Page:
India may not buy electricity only in rainy season

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    ” NEA and many projects may be affected “

    KATHMANDU, March 12

    The Power Trading Corporation (PTC) India Limited has hinted that it will not procure electricity from Nepal only during the rainy season.

    PTC has showed such intent after Patel Energy Resource of India proposed to sign power purchase agreement (PPA). Patel Energy is preparing to develop 130 MW Budi Gandaki A and 260 MW Budi Gandaki B through Naulo Nepal Hydroelectric Company. Patel Energy had proposed to sell electricity to PTC after the Nepal Electricity Authority (NEA) refused to sign PPA. “PTC during discussions expressed intention to not procure electricity only during the rainy season. It has hinted to buy only if it is supplied round the year,” manager of the project Ananda Chaudhary said. He, however, clarified that PTC has not made written response to that regard. “We have found that it is not in mood to buy electricity only in one season,” he added and reasoned that PTC may have hesitated as the rate of electricity in India during the rainy season is low.

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    The attitude of PTC is not set to affect just Patel Energy but NEA and others who wish to sell electricity only during the rainy season. “The promoters exporting to India must look for alternatives. There is also need for power trade agreement (PTA) between the two countries,” he opined. But India has not agreed to sign PTA though Nepal has been proposing since four years. There are also other companies for mediating power trading in India including Tata, Bihar Electricity Board, Uttar Pradesh Board and others apart from PTC. He claimed that other companies may agree to buy even if PTC were to refuse.

    Many export-oriented projects will face problems if electricity cannot be sold only during rainy season. Promoters of five projects have proposed to sell electricity to NEA during the five months of dry season and are depending on export to India for the rest of the year. He expressed fear that it has raised possibility of the projects not being constructed at all. Banks and financial institutions invest on projects only after signing PPA.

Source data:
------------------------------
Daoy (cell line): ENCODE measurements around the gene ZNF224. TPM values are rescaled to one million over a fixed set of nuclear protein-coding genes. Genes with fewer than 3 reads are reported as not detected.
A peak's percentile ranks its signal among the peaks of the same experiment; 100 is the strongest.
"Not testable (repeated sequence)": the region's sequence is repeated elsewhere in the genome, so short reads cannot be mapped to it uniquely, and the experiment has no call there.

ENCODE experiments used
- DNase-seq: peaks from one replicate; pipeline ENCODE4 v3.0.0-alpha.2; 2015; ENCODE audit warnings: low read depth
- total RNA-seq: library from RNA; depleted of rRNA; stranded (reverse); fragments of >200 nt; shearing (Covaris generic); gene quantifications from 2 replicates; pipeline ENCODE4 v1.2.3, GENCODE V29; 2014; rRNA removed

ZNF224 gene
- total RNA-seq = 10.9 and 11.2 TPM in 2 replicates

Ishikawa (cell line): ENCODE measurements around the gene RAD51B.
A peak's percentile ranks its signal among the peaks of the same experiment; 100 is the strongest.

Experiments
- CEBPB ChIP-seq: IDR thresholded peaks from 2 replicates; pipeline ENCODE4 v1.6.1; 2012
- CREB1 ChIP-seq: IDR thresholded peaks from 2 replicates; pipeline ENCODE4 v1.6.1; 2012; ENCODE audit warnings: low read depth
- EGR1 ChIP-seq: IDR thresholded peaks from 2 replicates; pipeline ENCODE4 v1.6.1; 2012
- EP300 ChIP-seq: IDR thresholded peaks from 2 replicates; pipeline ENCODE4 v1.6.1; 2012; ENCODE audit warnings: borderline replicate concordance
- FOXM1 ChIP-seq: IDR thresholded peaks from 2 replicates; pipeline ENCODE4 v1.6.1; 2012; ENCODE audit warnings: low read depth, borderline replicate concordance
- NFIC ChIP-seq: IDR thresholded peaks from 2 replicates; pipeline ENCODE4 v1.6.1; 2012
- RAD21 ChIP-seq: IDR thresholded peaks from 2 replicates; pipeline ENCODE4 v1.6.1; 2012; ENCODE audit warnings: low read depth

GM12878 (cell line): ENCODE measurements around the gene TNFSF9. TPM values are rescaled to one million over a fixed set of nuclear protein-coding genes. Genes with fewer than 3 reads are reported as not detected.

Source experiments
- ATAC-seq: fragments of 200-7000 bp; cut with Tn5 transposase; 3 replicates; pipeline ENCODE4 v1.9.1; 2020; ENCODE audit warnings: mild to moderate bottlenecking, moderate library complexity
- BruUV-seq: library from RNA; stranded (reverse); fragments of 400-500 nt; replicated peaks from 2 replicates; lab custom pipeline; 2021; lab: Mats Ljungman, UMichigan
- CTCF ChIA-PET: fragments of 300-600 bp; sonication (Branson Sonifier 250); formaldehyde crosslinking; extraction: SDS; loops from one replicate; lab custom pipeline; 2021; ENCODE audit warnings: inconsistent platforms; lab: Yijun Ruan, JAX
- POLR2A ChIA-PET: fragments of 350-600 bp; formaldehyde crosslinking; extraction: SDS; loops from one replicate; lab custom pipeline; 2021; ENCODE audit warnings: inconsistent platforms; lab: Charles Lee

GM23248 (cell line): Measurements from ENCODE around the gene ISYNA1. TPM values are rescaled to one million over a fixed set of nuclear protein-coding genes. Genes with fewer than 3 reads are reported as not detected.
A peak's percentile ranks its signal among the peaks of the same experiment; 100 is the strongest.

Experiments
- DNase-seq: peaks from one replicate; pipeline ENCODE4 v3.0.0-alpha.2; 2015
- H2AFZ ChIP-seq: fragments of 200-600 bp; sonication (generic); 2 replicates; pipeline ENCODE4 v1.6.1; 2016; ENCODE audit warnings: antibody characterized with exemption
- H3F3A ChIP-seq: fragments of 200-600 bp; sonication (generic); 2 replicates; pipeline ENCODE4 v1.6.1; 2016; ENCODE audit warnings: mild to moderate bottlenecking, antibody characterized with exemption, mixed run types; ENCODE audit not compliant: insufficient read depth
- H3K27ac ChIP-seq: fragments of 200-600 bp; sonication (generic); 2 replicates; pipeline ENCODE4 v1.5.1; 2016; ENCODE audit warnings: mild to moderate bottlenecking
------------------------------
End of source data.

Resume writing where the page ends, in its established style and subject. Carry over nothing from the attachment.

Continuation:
Only five projects with combined installed capacity of 1724 MW have submitted proposals when NEA had sought proposals from export-oriented hydroprojects to address the energy demand during the dry season six years from now. Over two dozen foreign promoters have taken license for construction of hydropower projects in Nepal but big renowned companies have not showed interest.

    Proposals have been submitted by 440 MW Tila I and 420 MW Tila II, developed jointly by KSK Energy of India and SC Power, Nepal, 282 MW Manang Marsyangdi, 182 MW Upper Marsyangdi, and 400 MW Lower Arun to be developed by Brass Power, Brazil. They have demanded that PPA should be signed to buy electricity in US dollar until completion of the payback period.

    NEA, on the other hand, has projected that around 800 MW of electricity will be wasted after 10 in the night to six in the morning from the rainy season of 2018 even though load-shedding will continue during the dry season as almost all the projects are run of the river (ROR) types. NEA has projected that electricity will be wasted for six months during the rainy season even though demand were to rise to 2000 MW after four years. But NEA is not looking for a market even though such a huge quantity of electricity will be wasted. Nepal is currently importing 200 MW from India to limit load-shedding to 12 hours a day.

    NEA has already determined a base rate for the first time to procure electricity from export-oriented projects at up to Rs 10.60 per unit during five months of the dry season (December to April). Such base rate has been set for the first time by NEA.

    Source : Baburam Khadka / Karobar Daily